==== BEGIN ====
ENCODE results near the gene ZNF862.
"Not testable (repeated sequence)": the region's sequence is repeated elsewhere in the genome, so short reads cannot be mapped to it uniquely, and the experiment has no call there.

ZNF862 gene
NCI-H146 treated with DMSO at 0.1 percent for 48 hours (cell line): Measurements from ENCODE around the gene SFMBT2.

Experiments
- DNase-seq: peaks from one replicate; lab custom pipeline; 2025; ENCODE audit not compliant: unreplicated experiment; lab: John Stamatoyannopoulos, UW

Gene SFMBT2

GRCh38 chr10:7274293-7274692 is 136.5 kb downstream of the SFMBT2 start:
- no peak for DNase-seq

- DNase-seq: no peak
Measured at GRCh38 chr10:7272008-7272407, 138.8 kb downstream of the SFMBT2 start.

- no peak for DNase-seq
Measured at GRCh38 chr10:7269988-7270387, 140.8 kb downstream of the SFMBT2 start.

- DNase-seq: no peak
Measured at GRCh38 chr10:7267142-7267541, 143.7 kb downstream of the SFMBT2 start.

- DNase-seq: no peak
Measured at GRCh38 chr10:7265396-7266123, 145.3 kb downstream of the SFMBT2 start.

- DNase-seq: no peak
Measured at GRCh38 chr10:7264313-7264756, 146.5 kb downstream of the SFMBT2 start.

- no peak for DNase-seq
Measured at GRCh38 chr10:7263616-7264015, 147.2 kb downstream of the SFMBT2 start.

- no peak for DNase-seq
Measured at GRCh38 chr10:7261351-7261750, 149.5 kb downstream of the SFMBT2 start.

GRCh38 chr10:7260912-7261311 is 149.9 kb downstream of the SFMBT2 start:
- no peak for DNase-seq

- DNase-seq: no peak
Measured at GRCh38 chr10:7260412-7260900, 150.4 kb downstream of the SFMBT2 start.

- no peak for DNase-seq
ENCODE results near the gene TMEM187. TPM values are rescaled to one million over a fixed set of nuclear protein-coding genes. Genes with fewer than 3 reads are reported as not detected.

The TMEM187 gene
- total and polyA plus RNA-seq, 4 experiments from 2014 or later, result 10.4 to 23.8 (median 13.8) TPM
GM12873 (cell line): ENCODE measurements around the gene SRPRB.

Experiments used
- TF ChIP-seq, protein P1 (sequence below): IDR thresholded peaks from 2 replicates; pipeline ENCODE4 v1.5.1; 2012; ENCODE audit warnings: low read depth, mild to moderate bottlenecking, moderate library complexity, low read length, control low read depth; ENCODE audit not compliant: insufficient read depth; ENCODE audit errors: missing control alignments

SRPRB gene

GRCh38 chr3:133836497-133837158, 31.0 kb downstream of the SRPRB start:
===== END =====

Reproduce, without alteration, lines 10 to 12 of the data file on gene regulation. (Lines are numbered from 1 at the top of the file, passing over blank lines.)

- DNase-seq: no peak
Measured at GRCh38 chr10:7272008-7272407, 138.8 kb downstream of the SFMBT2 start.

- no peak for DNase-seq